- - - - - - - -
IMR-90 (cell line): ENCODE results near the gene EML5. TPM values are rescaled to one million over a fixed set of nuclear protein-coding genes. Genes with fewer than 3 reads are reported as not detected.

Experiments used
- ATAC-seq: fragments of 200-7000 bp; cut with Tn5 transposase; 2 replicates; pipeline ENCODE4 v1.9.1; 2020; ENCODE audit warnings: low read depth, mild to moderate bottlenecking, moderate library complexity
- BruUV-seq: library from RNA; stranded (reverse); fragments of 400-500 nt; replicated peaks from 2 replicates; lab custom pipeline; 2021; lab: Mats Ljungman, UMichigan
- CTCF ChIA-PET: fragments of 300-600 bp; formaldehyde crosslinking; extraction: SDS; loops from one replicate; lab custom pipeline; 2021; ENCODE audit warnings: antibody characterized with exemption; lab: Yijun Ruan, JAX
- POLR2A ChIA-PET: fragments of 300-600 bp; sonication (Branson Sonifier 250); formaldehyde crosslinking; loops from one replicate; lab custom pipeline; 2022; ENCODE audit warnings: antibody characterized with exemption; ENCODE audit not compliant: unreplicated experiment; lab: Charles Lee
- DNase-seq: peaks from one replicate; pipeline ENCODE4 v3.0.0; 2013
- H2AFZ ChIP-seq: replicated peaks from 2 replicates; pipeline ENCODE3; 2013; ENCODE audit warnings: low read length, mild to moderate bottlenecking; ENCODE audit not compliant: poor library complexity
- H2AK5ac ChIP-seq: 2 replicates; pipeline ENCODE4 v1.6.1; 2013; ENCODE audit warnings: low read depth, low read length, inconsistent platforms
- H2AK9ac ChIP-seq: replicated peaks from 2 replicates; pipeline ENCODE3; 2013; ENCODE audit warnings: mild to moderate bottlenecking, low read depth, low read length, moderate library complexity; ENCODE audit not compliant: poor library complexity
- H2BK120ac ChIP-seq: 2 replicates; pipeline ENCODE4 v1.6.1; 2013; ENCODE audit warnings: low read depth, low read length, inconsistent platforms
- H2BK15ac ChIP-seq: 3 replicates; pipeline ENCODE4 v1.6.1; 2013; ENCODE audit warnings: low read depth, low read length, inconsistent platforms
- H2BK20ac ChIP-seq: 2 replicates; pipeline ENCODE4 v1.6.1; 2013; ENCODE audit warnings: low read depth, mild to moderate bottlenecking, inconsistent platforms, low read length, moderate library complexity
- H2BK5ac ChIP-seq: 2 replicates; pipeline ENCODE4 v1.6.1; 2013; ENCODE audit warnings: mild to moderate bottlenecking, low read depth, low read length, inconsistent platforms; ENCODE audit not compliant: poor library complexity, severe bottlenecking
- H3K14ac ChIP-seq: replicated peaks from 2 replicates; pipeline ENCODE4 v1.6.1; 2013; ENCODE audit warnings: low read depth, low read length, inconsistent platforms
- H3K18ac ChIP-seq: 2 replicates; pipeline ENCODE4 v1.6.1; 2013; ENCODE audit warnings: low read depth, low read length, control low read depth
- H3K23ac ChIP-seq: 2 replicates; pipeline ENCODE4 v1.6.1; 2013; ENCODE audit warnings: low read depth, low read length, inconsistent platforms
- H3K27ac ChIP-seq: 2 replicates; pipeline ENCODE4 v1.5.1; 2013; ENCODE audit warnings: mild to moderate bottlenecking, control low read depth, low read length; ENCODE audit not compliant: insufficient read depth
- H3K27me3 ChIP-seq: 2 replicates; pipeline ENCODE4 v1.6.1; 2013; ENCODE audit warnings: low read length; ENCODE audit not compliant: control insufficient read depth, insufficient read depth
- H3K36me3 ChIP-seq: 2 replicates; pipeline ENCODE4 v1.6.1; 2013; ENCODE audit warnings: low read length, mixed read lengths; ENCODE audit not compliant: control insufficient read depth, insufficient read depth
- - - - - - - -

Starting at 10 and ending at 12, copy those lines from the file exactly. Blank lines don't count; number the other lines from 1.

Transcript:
- H2AK9ac ChIP-seq: replicated peaks from 2 replicates; pipeline ENCODE3; 2013; ENCODE audit warnings: mild to moderate bottlenecking, low read depth, low read length, moderate library complexity; ENCODE audit not compliant: poor library complexity
- H2BK120ac ChIP-seq: 2 replicates; pipeline ENCODE4 v1.6.1; 2013; ENCODE audit warnings: low read depth, low read length, inconsistent platforms
- H2BK15ac ChIP-seq: 3 replicates; pipeline ENCODE4 v1.6.1; 2013; ENCODE audit warnings: low read depth, low read length, inconsistent platforms